It all points towards a very positive picture, more like the one BMW was painting when it achieved its goal of winning a race in 2008. That suggests that the team is picking up where it left off at the end of that season, but Rampf believes the reborn outfit is merely continuing the recovery from its disastrous start to last year.
"In 2008 we had a very competitive car, and we had a lot of resources," he says. "But I think what we see now is a continuation of the work done at the end of 2009. We put a lot of effort in with updates for Valencia and Singapore, which were meant to give us a good baseline car to build on for this year. I think we were able to build on those gains that we made."
It sounds simple - a manufacturer pulls out, leaving behind a heavily developed car that the independent team then just has to put on the track. But as Rampf points out, just getting to a stage where Sauber was ready to show up for winter testing was a mammoth task, and that's before you take into account the frantic pace of development in F1.
"It has been very difficult to get everything onto the track," he says. "We have less people, less windtunnel hours, less budget available to make parts.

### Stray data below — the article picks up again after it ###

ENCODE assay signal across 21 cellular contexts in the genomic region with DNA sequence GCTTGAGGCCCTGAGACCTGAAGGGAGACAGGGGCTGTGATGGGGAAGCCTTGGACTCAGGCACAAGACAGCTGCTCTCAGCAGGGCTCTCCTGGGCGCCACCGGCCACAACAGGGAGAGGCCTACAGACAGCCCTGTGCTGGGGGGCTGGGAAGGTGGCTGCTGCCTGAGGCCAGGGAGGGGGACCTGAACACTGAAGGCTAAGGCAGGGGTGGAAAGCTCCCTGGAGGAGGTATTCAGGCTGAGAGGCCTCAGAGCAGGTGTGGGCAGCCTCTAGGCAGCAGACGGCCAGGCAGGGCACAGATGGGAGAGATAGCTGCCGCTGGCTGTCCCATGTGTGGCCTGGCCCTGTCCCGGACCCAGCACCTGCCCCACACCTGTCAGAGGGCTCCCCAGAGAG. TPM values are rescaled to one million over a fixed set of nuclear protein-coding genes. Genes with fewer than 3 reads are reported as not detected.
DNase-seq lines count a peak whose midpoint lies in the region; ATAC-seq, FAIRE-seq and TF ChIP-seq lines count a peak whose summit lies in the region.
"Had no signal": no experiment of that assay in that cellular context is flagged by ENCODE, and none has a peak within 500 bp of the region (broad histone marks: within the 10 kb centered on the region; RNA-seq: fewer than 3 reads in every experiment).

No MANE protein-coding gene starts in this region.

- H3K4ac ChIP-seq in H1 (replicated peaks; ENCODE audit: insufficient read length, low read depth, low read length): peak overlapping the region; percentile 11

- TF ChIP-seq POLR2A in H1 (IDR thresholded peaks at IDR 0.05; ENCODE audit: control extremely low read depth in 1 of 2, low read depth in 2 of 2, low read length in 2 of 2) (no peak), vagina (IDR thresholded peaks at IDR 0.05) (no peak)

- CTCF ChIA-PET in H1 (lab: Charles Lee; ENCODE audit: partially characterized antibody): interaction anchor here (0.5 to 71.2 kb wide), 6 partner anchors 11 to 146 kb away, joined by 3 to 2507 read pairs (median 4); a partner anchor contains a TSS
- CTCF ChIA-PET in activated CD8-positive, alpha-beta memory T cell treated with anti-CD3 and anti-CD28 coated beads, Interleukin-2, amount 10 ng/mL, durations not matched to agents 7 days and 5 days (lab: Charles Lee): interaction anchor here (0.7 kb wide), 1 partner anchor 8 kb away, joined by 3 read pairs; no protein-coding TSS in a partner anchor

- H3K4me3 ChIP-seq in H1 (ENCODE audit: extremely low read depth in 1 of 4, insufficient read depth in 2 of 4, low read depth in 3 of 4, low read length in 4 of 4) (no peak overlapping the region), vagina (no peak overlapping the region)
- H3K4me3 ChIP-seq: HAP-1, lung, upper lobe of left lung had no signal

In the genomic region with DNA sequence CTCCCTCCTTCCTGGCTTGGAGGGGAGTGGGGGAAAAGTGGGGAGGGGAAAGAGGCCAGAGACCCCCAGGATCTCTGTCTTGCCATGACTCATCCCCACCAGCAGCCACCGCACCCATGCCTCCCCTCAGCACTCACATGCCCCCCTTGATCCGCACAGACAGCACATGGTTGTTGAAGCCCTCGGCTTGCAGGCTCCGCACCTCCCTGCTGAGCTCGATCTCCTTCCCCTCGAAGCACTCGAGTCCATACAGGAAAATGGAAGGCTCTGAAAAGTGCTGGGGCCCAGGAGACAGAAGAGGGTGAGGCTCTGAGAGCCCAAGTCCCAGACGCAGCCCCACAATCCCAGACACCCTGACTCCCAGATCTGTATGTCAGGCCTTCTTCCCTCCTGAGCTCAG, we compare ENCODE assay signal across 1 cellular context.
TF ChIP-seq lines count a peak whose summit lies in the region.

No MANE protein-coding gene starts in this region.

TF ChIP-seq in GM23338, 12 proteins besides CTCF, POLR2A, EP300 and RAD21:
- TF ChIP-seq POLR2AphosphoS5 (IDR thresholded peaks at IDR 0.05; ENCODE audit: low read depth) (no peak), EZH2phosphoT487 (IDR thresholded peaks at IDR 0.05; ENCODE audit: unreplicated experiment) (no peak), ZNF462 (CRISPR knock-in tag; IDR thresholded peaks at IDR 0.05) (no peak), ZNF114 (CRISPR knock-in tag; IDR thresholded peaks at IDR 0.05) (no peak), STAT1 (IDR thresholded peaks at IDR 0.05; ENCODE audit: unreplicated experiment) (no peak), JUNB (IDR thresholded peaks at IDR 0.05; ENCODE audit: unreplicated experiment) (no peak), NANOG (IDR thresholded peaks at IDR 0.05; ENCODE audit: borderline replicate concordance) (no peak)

"Everybody has had to focus on the components - how much do they bring, how much do they cost? We cannot do everything. Overall it has worked out quite well, because all of the components we have brought are on the car now.
"We also had to change the engine and gearbox [after the switch from BMW to Ferrari power], so it was quite a lot of extra effort. The gearbox includes suspension attachments, so the first concept we had, we had to change. That cost us some time."
Rampf almost breathes a sigh of relief when he explains that every development that has been put on the car since testing started has added performance, thereby justifying the initial expense in getting new parts ready in such a hurry.
Aerodynamic detail on the front wing of the BMW Sauber © Sutton
"We were able to bring new parts from the windtunnel and tune the car accordingly," he adds. "We have developed well with a combination of aero parts and mechanical setup. We did not bring five things and have to scrap four of them, the correlation with the windtunnel has been very good."